After the historic events of last week, the dream of the Democratic Party of Washington, DC, the creation of a state seems more achievable than ever – but not just because Jon Ossoff and Rev. Raphael Warnock won majority races in the Georgia Senate.
On the same day, the Associated Press and broadcasters confirmed the couple’s victory on Jan.6 a violent crowd of President Trump supporters stormed the US Capitol while Congress was in session, leaving five dead and dozens more injured. The Capitol Police were overwhelmed and, with DC lacking a governor with the power to summon the local National Guard, the city was left helpless for three hours like riots.
As a result, US officials ordered more than 10,000 National Guard troops, initially planned 6200– to occupy the nation’s capital before the inauguration of President-elect Joe Biden on January 20. But some say a longer term solution is needed.
“We need to get statehood created on the president’s desk within the first 100 days of the 117th Congress,” Washington Mayor Muriel Bowser said Thursday at a press conference. “Congress must immediately transfer command of the District of Columbia National Guard from the President of the United States and place it squarely under the command and control of the District of Columbia.
When asked how she would have responded to the riot if she had been governor instead of mayor, Bowser said: “We would not be limited in any way on how to deploy the guard, so we would not have to draw up a deployment plan with the secretary of the army.
Under current law, only the federal government has the authority to deploy the DC National Guard. Trump deployed the service quickly over the summer when Black Lives Matter protesters rallied for largely peaceful protests, but the federal government did not act as quickly last week.
“The mayor should not depend on the president to deploy the National Guard to protect public safety in Washington, and DC should never have to worry about a president taking back his police force and using it as he sees fit.” , ”Eleanor Holmes Norton, the Democratic representative for DC in the House of Representatives, said.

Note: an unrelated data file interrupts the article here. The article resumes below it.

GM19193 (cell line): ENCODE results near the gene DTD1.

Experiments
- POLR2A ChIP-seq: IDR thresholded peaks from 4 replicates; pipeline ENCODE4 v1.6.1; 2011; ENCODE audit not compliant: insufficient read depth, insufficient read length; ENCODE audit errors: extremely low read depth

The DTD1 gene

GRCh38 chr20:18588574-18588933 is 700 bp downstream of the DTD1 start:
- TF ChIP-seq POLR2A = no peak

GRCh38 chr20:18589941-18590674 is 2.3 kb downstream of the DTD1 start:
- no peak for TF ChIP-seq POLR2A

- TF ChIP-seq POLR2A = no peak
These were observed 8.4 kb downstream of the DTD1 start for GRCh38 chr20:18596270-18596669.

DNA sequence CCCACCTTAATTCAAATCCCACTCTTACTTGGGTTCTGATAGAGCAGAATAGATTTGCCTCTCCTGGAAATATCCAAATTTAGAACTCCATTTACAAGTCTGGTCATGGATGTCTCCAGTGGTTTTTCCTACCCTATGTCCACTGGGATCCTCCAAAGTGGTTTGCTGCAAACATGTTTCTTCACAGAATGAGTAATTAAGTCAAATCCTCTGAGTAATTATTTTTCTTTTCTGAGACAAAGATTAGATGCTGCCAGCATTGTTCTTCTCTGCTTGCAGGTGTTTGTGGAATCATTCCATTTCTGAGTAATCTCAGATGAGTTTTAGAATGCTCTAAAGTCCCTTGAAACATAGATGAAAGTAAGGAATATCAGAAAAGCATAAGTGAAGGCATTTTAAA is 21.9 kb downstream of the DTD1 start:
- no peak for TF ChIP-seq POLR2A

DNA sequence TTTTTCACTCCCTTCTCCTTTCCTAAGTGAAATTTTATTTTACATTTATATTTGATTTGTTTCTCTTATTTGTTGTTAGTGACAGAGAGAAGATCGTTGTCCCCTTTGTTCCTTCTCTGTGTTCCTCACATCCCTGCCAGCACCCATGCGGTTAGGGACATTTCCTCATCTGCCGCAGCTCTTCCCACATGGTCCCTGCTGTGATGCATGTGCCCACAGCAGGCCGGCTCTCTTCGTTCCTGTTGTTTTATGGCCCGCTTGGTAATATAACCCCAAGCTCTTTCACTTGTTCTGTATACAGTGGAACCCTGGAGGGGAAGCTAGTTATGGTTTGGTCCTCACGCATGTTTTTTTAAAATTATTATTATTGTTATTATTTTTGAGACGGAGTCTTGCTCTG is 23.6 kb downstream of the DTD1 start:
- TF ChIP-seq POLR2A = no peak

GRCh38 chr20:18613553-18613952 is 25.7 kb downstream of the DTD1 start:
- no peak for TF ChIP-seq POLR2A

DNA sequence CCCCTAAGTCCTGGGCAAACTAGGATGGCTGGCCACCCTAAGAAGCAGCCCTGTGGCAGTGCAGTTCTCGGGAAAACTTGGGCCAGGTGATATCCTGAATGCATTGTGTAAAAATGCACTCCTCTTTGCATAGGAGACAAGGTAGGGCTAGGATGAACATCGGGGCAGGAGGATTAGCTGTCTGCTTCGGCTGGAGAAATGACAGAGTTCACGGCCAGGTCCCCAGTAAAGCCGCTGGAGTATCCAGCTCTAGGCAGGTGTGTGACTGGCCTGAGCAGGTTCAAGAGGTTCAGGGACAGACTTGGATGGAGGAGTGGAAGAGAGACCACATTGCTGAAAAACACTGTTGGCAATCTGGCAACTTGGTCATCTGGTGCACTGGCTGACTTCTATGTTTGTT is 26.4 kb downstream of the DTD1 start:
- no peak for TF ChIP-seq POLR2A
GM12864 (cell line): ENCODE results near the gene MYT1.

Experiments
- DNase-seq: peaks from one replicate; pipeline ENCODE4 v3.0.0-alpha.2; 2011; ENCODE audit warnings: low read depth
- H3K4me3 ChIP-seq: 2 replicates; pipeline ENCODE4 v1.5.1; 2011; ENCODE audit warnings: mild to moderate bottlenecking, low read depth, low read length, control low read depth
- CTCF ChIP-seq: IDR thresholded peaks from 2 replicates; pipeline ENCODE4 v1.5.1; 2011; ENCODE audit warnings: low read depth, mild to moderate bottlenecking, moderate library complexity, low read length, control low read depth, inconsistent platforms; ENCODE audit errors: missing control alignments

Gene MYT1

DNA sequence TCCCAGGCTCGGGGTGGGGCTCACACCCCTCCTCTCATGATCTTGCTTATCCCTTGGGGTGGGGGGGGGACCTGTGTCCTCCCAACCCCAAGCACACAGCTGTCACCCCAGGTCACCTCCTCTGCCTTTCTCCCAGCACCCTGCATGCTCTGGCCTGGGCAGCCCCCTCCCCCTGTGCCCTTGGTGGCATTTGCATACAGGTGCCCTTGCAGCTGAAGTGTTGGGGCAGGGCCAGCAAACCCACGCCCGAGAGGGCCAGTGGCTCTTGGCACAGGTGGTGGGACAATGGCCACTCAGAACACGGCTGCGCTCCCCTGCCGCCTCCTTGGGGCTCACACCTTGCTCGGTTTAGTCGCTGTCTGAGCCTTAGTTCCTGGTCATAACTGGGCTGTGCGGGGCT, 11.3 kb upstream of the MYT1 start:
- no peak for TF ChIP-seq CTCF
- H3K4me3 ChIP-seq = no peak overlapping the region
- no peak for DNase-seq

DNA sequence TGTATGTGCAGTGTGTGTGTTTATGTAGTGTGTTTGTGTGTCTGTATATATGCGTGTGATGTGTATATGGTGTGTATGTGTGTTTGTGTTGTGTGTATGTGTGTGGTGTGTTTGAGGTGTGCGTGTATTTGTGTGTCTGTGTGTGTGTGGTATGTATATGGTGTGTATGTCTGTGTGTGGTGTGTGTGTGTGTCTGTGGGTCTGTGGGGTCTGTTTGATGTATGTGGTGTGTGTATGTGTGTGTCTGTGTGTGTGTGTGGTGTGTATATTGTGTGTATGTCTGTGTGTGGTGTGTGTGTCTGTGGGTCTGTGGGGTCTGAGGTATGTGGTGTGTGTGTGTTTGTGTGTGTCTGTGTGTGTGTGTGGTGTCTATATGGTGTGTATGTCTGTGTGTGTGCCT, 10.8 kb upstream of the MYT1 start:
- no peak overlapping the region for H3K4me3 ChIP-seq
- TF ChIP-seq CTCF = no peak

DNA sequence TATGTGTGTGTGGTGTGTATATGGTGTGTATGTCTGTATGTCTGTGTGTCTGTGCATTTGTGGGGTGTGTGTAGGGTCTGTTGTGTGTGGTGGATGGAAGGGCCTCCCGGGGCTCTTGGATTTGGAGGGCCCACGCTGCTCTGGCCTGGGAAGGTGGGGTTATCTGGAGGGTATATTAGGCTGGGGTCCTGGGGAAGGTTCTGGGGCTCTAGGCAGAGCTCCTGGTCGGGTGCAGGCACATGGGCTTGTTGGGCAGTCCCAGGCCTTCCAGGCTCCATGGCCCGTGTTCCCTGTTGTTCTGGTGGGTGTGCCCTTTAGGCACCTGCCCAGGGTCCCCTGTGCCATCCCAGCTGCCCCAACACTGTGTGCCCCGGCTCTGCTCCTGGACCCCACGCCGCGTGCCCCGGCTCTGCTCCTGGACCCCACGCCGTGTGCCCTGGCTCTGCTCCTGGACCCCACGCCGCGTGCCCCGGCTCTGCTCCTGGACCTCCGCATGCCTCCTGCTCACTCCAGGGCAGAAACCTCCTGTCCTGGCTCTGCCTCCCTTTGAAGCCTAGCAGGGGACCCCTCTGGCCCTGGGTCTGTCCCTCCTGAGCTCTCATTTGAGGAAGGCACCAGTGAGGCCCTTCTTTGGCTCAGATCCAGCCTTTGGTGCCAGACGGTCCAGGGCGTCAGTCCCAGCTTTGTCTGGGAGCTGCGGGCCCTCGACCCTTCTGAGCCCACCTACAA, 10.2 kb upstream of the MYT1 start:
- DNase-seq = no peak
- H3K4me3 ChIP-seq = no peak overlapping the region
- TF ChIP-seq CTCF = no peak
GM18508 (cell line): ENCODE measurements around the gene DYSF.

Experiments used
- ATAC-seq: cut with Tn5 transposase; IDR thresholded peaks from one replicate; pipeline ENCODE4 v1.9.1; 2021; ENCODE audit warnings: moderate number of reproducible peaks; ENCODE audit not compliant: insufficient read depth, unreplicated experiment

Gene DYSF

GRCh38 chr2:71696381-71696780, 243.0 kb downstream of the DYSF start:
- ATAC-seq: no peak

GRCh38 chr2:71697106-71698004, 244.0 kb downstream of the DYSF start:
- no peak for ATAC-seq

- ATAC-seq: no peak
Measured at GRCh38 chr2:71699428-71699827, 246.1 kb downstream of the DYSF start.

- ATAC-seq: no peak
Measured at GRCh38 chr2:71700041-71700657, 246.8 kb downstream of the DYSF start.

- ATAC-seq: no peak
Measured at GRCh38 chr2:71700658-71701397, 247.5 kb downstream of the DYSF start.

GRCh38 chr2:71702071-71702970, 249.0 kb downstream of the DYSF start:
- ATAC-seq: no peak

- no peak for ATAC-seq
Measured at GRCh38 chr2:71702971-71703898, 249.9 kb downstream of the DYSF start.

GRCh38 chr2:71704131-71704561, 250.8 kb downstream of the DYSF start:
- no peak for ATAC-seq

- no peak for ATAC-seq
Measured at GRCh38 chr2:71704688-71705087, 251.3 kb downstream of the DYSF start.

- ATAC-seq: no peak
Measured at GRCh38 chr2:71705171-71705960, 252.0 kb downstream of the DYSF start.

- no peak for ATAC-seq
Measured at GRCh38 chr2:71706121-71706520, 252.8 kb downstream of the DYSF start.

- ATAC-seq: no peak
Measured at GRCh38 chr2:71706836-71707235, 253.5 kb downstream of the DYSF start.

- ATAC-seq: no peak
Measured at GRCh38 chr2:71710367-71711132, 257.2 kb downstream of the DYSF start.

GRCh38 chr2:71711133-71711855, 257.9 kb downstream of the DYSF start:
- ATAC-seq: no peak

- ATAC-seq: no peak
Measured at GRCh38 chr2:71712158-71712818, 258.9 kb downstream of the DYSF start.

Norton’s position in Congress highlights the initial call for DC to become the 51st state. A “shadow representative,” Norton is unable to vote on a bill in the full House, although she retains Congress’ abilities such as introducing legislation and speaking in the House. Federal lawmakers, on the other hand, often intervene in laws passed locally by DC, such as increasing funding for abortion and reproductive rights, the sale of recreational marijuana, the prevention of gun violence and other contentious issues.
Despite this, the city is unable to choose its own judges or budget. And DC residents pay more federal taxes per capita than anywhere else in the country. This is a classic case of “taxation without representation”, critics say.
The movement for a Washington state dates back to the beginning of the 19th century, but it has gained serious legitimacy in recent decades. In 2017, Norton introduced the DC Admission Act to Congress, which the democratically controlled House passed last June. It failed in the Senate, however, with Republican Majority Leader Mitch McConnell dismissing the bill as “full socialism.”
DC is an extremely liberal city, and Republicans know admitting her to the union would be politically disadvantageous. But with Ossoff and Warnock’s victories in the Senate and Biden soon ascending to the presidency, Democrats now have an opening to pass the bill.
Senator Chuck Schumer of New York, who is expected to become Senate Majority Leader once Biden is sworn in, voiced his support for Washington state last summer. “As one of my top priorities when it comes to voting rights and democratic reform, I will continue to work in the Senate to ensure statehood, full voting rights and full power in home, for DC in Congress and beyond, ”he said statement.
As for Biden, he tweeted in June: “DC should be a state. Pass it on. “
Following the meager police response to the Capitol riot, Norton said she believed the state was now “in sight”.
“We upped the ante, I think, with what happened here on Capitol Hill,” she said. says Insider Friday.
“The idea that home in our own city – the city that happens to be the capital – and that this city has no representation, no full representation, in times of crisis, underscores the need for the District of Columbia to become state and have the same tools as all other states, ”Norton added.
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